Contrast-enhanced CT images demonstrate a large mass located
within the anterior mediastinum, which extends inferiorly along the diaphragm
with mass effect on the anterior margin of the liver. The mass also extends
posteriorly along the inferior margin of the heart, a finding better appreciated
using the DICOM viewer. The mass contains a large amount of macroscopic fat
with intervening soft-tissue density. Numerous round calcifications with lucent
centers are present throughout the mass, consistent with phleboliths. Positron
emission tomography (PET)/CT images demonstrate that the mass demonstrates
minimal (FDG) uptake, similar to that of background. Multiple hilar lymph nodes with increased FDG uptake are
secondary to sarcoidosis.
Axial T2-weighted, T2-weighted with fat saturation,
T1-weighted precontrast, and T1-weighted postcontrast during the portal venous
phase and 20-min delayed images are provided. The mass is hyperintense on
T2-weighted images with loss of fat signal on fat-saturated images. After the
administration of intravenous contrast material, the mass demonstrates
progressive enhancement, most pronounced on delayed images. Rounded foci of
hypointensity are consistent with the phleboliths seen on the CT examination.
Hemangiomas are benign vascular tumors that rarely occur
within the mediastinum, accounting for <0.5% of all mediastinal masses. Most
patients are asymptomatic with the masses discovered incidentally. However,
some patients may experience symptoms due to mass effect on mediastinal structures,
such as the esophagus, trachea, and heart. Mediastinal hemangiomas are
typically found in young patients, most often <35 years of age. The anterior
mediastinum represents the most common mediastinal location, although
occurrences have been reported within the middle and posterior
Mediastinal hemangiomas are usually well defined, but lack a
capsule. Portions of the mass may insinuate between structures as in this case.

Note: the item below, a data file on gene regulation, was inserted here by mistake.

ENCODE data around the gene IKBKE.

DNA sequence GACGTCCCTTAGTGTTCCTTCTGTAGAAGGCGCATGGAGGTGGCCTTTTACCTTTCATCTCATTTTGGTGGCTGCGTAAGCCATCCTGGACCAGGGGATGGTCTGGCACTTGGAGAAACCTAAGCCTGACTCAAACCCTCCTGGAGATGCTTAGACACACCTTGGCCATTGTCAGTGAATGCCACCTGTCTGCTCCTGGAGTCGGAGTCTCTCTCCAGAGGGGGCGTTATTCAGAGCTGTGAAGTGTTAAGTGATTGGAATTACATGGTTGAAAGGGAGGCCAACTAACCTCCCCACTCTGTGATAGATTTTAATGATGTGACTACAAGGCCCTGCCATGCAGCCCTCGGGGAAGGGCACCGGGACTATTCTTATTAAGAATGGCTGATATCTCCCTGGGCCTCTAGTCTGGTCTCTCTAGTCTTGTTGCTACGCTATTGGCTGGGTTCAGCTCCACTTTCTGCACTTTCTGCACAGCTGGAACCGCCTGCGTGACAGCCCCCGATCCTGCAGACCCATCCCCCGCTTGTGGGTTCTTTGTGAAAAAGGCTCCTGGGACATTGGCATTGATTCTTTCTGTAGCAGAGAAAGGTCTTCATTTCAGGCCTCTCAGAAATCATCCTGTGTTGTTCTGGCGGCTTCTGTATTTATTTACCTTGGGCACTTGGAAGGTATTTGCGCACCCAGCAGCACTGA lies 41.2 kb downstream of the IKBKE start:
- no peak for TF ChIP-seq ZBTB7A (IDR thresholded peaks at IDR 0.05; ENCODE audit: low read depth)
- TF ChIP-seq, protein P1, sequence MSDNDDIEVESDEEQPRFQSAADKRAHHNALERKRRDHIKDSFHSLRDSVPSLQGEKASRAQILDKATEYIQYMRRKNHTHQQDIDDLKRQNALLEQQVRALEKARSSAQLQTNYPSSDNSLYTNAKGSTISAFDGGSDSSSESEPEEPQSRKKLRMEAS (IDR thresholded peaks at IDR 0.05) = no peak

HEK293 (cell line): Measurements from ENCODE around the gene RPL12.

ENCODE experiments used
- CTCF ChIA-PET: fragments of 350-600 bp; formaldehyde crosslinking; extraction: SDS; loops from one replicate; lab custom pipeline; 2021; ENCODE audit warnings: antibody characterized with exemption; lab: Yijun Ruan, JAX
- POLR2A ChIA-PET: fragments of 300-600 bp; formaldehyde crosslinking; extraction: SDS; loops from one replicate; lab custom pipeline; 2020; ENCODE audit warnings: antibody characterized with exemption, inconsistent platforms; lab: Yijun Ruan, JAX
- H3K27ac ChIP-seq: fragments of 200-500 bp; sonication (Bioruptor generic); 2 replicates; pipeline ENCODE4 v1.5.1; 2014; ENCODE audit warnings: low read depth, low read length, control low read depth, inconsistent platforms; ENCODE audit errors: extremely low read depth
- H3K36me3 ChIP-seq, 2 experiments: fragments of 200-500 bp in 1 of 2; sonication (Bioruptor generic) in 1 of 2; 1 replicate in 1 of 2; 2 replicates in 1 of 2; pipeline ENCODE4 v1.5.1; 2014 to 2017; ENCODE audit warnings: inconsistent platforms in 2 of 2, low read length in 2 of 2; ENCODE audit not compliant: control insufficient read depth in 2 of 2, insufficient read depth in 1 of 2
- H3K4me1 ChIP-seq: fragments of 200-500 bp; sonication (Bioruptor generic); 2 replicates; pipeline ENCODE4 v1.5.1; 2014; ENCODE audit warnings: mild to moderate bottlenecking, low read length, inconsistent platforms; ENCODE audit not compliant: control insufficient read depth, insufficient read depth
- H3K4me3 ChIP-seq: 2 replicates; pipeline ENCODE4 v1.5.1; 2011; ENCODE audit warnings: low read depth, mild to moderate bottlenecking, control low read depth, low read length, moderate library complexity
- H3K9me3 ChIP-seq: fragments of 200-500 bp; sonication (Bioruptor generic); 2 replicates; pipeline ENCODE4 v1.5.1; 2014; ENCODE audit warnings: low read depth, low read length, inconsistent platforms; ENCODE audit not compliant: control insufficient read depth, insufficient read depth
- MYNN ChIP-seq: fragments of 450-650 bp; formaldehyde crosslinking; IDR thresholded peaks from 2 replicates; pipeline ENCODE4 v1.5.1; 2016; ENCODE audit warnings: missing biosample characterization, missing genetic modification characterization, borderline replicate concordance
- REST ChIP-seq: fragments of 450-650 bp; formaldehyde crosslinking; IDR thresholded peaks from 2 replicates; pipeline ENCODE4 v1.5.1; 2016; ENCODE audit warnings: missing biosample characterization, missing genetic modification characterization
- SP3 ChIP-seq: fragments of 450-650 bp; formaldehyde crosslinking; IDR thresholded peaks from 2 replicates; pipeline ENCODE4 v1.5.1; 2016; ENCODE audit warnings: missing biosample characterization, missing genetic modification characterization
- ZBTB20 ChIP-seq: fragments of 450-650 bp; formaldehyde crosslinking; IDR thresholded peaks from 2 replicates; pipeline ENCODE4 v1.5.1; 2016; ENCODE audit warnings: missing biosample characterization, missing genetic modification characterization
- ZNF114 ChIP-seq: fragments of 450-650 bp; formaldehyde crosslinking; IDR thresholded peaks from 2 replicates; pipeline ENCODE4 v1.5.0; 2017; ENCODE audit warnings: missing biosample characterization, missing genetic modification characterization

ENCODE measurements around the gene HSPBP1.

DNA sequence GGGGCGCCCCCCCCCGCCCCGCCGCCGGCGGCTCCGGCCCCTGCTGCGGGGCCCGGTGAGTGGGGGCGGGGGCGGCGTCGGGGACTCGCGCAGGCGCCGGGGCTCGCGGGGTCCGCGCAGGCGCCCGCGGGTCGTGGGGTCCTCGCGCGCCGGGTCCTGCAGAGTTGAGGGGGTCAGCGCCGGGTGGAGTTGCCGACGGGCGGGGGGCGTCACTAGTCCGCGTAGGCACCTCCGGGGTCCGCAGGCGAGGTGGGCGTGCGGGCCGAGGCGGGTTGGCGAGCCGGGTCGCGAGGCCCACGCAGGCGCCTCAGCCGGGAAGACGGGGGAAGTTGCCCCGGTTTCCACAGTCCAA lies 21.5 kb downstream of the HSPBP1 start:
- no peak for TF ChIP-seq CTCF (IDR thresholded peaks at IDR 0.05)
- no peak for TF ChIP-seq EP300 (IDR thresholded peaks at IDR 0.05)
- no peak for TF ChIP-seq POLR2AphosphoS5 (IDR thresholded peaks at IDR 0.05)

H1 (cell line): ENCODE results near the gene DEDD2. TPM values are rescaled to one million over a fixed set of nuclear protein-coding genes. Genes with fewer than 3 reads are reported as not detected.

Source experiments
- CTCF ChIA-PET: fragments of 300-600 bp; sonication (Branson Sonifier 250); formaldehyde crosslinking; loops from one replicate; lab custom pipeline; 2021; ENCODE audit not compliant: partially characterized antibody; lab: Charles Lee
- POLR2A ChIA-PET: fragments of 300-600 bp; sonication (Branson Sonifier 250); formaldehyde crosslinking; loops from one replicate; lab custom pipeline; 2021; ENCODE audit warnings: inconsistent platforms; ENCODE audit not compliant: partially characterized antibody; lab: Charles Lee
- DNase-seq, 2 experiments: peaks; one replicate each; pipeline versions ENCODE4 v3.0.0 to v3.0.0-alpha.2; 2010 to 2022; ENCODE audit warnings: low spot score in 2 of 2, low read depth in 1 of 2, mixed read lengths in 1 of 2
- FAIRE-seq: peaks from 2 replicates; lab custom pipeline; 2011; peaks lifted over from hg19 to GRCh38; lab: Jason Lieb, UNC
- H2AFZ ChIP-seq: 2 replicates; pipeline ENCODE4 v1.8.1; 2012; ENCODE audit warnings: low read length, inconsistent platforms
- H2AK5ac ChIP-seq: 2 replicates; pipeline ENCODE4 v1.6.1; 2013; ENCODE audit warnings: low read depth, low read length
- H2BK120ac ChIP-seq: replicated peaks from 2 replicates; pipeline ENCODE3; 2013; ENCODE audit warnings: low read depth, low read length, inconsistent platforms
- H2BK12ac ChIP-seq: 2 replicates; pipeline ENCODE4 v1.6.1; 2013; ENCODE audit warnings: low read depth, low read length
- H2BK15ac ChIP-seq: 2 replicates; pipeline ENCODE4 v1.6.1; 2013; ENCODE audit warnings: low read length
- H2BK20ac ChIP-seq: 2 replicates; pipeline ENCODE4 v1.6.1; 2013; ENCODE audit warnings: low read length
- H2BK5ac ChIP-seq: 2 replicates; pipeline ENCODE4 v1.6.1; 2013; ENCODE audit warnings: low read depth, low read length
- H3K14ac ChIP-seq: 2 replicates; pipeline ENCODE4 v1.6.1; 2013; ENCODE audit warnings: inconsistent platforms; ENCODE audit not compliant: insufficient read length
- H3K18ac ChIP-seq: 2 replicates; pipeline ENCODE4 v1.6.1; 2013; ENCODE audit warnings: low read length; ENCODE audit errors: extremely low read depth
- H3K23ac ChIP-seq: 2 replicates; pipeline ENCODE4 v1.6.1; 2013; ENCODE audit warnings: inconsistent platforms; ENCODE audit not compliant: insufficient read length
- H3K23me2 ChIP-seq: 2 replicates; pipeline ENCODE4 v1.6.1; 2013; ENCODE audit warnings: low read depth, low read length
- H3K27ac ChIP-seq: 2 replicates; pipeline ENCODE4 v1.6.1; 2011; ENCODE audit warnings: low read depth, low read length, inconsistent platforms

Histologically, hemangiomas consist of large, interconnecting vascular spaces
with various amounts of interspersed stromal elements, such as fat, myxoid, and
fibrous tissue. Based upon the size of the vascular spaces, they may be further
categorized as capillary, cavernous, or venous hemangiomas, with capillary and
venous forms representing over 90% of hemangiomas.
The imaging appearance of mediastinal hemangiomas is
typically nonspecific, revealing only an enhancing mass. The most
characteristic finding of mediastinal hemangiomas is the presence of
phleboliths, best seen by CT or plain radiographs. Phleboliths are reportedly
found in approximately 10% of mediastinal hemangiomas, but are virtually
diagnostic when present. Punctate calcifications are more common, but are a
nonspecific finding. While fatty components are common in soft-tissue
hemangiomas, they are rare in mediastinal hemangiomas. The pattern of contrast
enhancement varies between lesions, but is most often heterogenous and
progressive as with hemangiomas in other parts of the body. Magnetic resonance
imaging (MRI) of hemangiomas reveals hyperintense lesions on T2-weighted
images. In cases such as this one with a large fat component, T2-weighted
images with fat saturation often best demonstrate the high signal intensity of
the hemangiomas. If PET/CT is obtained due to the nonspecific imaging
appearance found on CT and MRI, hemangiomas will demonstrate low FDG uptake,
similar to background uptake.
Treatment of mediastinal hemangiomas consists of observation
if the diagnosis can be made preoperatively and the patient is asymptomatic. In
equivocal cases, surgical resection is often used for diagnostic and
therapeutic purposes, as transthoracic needle biopsy is often of little
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